This year’s theme for National Agriculture Day, Thursday, March 14, is particularly fitting — “Agriculture: Food for Life.” We all have to eat, so when it comes right down to it, few things are as important to the mere survival of the human race as agriculture.

Organized by the nonprofit Agriculture Council of America based in Kansas, National Ag Day is set aside to help educate the world about how food is grown and its role in Americans’ lives and the U.S. economy, and to highlight careers in this vital industry. This will mark the 46th anniversary of National Ag Day, celebrated in classrooms and communities nationwide.

On March 13-14, the ACA will host a gathering at the National Press Club and a Taste of Agriculture Celebration in Washington, D.C. They also will bring about 100 college students to town to deliver the message of Ag Day to the Hill. An Ag Day Essay Contest is planned.

The idea is to tell the true story of U.S. agriculture and remind citizens that agriculture is a part of all of us. Each of us needs to increase our understanding how food and fiber products are produced; better appreciate the role agriculture plays in providing safe, abundant and affordable products; and realize agriculture’s essential role in maintaining a strong economy.

U.S. farmers are the best in the world, and Wisconsin producers are leaders in this effort. The state ranks among the most productive in the nation for dairy, potatoes, cranberries and more.

From all of us at The Country Today, a simple but heartfelt thank you for all that you do every day.

Wisconsin Farm Bureau and Wisconsin’s Ag in the Classroom Program are celebrating farmers and agriculturists through several activities this week. Here’s how you can participate:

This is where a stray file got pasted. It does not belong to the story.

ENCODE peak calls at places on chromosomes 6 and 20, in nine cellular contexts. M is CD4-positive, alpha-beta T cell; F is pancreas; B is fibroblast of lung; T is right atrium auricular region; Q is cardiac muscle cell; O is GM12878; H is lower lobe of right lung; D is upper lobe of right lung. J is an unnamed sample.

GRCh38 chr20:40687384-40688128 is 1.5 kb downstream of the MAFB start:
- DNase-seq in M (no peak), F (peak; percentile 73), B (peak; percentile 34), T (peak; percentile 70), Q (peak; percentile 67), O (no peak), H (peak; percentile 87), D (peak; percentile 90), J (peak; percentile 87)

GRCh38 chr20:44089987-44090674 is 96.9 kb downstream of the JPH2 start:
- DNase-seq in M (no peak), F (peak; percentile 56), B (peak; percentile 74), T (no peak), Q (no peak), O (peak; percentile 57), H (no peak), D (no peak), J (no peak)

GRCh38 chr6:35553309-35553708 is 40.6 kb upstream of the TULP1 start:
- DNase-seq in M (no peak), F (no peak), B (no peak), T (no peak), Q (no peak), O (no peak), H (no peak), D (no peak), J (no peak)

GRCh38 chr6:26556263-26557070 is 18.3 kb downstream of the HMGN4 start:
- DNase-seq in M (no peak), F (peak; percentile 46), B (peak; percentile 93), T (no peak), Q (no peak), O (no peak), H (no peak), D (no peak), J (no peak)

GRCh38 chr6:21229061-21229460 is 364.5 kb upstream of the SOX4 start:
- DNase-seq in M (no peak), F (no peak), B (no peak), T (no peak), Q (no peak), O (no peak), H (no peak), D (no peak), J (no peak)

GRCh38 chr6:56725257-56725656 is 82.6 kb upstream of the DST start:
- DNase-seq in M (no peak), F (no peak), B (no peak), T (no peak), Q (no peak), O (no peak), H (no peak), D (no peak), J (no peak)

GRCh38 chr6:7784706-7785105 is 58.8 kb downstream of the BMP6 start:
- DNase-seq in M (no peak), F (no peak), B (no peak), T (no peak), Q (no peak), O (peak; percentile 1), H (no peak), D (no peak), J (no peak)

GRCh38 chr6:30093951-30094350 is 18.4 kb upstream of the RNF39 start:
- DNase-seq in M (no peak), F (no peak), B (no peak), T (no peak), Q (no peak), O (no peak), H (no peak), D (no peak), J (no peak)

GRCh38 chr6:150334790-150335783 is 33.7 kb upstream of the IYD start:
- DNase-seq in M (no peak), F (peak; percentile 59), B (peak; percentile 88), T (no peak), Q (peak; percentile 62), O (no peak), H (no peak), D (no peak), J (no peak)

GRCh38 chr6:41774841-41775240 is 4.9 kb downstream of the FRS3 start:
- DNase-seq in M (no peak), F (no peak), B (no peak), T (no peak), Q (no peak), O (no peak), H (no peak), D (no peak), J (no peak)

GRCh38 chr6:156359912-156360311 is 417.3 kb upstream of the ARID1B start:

• Nominate a farmer: Wisconsin residents can nominate someone who embodies the Ag Day theme of “Agriculture: Food for Life.” Nomination form can be found at bit.ly/NominateAFarmer19 and involve sharing a short essay about why this person embodies the theme. Finalists will be selected by the WFBF’s Promotion and Education Committee and featured on social media, with the winner being selected by popular vote on Facebook. The top three finalists will receive Culver’s coupons, and the winner also will get $50 to Blain’s Farm and Fleet.

• #WIAgProud social media campaign: To participate, download a sign from wfbf.com/national-ag-day and share a photo holding the sign on social media, explaining why you are proud to be a farmer or proud of the work that farmers do. Be sure to include #WIAgProud with your post. All participants will be entered into a drawing to receive a Culver’s gift card. Remember, only public posts will be considered.

• Farmers on Facebook Live: WFBF will host a live agricultural career panel on Facebook on March 14 targeted toward high school and college students who want to learn more about careers in agriculture. Follow WFBF on Facebook for details.

• Ag in the Classroom Reading Event. Celebrate by reading books about agriculture. The recommended book is the Wisconsin Ag in the Classroom’s Book of the Year, “Fresh-Picked Poetry” by Michelle Schaub. The book is available for purchase at wiagclassroom.com. After the visit, participants are asked to complete a report form, available on the Wisconsin Ag in the Classroom website, so outreach of the activities can be tabulated. Use #WiReadsAg2019 on social media to talk about National Ag Day and your reading activity.

• Youth contest: Wisconsin Ag in the Classroom is incorporating a thank-you to farmers with the annual youth contest. Students are asked to draw and color an entry that thanks Wisconsin farmers for providing food for life. Make a copy of the entry before submitting it. After judging is complete, contact information will be cut off and the thank-you notes given to farmers.

This contest is open to children ages 12 and under. The entry page and contest rules can be found by visiting bit.ly/AITCAgDay2019. All entries must be received or postmarked by March 31.

We’d like to add one more way you can mark National Ag Day: Thank a farmer or two who you know or who live nearby, whether in person or with a small note or gift. Involve your children or grandchildren in the effort.

This small gesture would mean more than you know.